Re: TB testing, do you really need it?
Here is what they do.
Originally Posted by janelyb
I know what ya mean. I don't mind getting one at all. But what do they actually insert in your skin????
The tuberculosis (TB) skin test (also known as a PPD or Mantoux) is NOT a vaccine. The TB test is only designed to help diagnose those who have been infected with TB (most of whom are not sick and have no symptoms).
The TB test involves injecting a small amount of a protein from the bacterium under the skin on the forearm. There are no live bacteria in this injection, and it cannot cause any disease. The patient then returns in 48-72 hours to have their arm checked. If the body recognizes the protein (meaning infection with the TB bacterium has occurred), it will respond by causing a "bump" to appear around the injection site. The clinician will then measure how large this bump is. A small bump may be normal, while a larger bump almost always signifies infection - but not necessarily illness.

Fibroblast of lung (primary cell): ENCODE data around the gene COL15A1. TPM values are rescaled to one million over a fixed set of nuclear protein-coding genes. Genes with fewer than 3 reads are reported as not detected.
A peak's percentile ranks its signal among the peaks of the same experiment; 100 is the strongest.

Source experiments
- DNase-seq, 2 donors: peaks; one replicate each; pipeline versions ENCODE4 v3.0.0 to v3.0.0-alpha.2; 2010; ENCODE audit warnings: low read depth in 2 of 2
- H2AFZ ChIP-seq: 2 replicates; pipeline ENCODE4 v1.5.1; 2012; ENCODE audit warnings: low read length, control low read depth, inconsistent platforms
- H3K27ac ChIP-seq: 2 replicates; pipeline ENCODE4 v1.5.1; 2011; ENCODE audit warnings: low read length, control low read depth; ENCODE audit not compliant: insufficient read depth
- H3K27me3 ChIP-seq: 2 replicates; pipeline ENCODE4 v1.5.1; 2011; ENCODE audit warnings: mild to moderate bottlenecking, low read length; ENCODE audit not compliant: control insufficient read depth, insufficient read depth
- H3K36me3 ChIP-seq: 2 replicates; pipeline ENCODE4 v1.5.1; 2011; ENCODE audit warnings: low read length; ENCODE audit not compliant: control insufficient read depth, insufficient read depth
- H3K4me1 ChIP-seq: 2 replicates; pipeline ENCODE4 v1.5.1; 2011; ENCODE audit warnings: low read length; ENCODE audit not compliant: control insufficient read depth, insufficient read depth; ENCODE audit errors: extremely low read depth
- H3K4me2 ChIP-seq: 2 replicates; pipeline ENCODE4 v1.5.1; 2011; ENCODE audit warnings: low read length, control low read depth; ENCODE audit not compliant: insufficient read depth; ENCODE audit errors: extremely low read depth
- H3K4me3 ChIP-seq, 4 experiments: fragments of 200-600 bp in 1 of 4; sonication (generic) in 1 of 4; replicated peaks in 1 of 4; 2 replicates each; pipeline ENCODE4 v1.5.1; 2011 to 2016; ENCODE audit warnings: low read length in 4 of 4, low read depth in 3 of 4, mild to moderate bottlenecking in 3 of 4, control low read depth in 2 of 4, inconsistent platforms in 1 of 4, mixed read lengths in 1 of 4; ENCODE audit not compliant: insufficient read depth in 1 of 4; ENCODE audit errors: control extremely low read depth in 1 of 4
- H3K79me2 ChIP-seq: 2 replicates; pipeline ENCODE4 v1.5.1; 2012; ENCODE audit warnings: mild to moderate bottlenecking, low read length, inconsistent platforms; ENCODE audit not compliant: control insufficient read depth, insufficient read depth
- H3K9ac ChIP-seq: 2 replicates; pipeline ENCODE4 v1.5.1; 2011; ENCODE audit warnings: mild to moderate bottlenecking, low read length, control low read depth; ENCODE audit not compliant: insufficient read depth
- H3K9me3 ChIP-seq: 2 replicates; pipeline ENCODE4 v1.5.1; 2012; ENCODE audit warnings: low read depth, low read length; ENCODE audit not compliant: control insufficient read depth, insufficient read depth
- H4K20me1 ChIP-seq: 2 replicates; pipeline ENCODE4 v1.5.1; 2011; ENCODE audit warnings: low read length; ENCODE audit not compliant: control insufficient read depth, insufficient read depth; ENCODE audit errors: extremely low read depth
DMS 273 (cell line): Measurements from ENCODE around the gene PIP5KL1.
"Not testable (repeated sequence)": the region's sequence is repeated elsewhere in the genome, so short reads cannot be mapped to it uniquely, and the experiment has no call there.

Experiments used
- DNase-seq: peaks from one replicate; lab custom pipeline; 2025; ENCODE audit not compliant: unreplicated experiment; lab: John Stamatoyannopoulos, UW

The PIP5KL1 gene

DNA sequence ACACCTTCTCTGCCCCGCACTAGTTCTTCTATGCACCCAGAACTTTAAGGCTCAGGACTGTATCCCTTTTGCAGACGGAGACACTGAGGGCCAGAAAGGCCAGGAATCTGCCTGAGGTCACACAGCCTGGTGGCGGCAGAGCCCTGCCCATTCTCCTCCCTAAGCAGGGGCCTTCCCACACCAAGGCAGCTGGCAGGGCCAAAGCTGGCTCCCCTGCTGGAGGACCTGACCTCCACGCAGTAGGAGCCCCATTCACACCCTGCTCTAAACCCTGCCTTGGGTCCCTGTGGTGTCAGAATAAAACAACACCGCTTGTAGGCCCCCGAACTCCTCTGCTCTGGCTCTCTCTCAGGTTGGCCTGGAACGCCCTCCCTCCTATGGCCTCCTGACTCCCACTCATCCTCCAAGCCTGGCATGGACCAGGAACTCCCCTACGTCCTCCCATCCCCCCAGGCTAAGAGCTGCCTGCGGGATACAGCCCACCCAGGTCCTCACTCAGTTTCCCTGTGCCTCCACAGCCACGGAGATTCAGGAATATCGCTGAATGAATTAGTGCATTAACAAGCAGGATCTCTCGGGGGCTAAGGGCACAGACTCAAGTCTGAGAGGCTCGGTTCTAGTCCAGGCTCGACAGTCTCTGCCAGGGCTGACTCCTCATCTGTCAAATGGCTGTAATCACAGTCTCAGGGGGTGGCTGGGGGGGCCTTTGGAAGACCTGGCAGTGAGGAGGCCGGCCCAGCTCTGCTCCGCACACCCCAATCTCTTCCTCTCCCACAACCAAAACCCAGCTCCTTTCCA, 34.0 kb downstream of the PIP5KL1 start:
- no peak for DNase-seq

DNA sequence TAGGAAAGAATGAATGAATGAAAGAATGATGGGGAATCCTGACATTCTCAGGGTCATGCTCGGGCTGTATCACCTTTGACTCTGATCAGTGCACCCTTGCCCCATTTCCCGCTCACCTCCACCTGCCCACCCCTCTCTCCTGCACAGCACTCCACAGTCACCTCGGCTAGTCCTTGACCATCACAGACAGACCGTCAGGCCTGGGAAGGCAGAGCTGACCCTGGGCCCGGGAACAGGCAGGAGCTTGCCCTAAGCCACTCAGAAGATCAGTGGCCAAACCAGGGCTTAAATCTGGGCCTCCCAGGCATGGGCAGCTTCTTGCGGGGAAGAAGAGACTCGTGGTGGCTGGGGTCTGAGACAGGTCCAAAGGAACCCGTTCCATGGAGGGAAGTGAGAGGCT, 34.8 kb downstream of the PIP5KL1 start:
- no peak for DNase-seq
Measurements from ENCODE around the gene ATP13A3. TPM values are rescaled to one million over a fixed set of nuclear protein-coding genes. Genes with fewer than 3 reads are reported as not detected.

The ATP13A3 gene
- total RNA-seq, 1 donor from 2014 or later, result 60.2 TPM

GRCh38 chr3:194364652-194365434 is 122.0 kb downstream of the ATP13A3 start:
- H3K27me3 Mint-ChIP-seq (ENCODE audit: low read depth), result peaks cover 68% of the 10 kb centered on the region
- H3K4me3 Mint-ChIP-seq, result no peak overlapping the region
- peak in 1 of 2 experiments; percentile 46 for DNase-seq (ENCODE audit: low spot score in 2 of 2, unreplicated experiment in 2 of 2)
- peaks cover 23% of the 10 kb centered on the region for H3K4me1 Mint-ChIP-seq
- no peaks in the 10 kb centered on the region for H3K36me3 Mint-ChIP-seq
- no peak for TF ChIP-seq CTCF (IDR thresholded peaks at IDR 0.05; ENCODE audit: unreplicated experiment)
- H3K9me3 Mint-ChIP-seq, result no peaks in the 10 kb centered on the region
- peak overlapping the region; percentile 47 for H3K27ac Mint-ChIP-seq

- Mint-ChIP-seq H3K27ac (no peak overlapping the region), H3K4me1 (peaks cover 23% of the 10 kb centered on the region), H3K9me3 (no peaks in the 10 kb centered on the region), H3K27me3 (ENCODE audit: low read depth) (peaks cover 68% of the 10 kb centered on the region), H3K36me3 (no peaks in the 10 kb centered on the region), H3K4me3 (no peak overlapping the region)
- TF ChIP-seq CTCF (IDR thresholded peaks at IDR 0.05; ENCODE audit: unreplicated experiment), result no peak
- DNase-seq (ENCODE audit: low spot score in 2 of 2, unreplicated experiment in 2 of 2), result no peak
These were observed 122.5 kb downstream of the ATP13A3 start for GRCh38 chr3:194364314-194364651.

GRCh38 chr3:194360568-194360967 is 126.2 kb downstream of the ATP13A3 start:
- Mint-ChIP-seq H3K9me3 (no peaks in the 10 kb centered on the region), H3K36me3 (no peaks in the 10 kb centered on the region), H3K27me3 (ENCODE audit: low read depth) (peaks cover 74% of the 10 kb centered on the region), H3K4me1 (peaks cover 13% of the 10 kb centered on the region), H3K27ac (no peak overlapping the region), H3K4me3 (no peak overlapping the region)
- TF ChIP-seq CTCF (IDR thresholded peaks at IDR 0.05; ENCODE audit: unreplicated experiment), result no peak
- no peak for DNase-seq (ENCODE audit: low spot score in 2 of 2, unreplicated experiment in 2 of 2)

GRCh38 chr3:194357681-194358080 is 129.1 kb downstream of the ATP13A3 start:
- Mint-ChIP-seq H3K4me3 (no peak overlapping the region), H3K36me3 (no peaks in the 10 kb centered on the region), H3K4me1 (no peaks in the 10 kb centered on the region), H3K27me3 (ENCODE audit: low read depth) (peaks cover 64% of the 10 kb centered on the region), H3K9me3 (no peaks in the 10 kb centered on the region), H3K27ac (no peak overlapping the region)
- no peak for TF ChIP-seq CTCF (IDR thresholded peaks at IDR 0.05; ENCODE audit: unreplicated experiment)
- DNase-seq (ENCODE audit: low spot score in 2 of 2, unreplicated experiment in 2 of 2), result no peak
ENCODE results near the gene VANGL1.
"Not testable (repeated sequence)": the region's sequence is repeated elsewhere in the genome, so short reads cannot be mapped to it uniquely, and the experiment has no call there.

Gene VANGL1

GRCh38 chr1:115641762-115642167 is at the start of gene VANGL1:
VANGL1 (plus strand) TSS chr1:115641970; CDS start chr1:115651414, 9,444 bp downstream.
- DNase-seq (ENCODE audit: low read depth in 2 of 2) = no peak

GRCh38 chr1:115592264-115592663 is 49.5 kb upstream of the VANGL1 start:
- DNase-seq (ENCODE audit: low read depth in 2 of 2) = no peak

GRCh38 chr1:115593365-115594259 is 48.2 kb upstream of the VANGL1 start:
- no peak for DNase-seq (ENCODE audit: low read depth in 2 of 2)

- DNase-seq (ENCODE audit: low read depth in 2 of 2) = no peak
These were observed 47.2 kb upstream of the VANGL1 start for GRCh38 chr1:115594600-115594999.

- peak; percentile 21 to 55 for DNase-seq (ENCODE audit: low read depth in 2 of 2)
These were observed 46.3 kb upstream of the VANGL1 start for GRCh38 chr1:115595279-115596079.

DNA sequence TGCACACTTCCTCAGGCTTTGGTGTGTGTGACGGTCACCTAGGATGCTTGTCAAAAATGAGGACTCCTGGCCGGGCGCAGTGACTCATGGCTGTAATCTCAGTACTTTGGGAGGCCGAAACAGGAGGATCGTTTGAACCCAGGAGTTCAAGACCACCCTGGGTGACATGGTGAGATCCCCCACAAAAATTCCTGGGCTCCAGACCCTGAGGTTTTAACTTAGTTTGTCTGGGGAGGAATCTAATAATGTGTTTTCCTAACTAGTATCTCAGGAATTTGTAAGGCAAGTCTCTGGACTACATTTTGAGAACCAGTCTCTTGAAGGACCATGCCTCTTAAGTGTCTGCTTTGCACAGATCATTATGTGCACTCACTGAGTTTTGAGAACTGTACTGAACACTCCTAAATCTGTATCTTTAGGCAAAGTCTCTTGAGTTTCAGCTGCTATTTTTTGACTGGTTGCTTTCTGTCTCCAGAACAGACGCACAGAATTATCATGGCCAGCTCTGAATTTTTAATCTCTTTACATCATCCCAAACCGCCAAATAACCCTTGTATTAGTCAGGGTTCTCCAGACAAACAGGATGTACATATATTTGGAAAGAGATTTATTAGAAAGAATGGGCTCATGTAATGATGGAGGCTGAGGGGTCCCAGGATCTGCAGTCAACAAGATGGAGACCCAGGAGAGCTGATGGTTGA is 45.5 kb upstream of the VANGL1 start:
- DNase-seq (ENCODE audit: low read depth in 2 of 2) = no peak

The only significant adverse reaction to this test is an abnormally large swelling in the forearm that may occur in those who have positive tests. This reaction is rare, and is usually treatable with cortisone type creams. On very rare occasions the reaction may lead to some of the skin dying and peeling off.
While there is no reason to suspect that the test would harm a developing fetus, pregnant women should probably postpone routine testing.
I have had it done years ago when I taught daycare. Its not painful at all just a little scratch. They test all school and preschoolers and teachers as its very contagious and easier to treat early rather than when its become a full blown case. Its rather more common in those of low income than upper incomes so the Head Start program is likely to insist the child get the test rather than allowing attendance without it.
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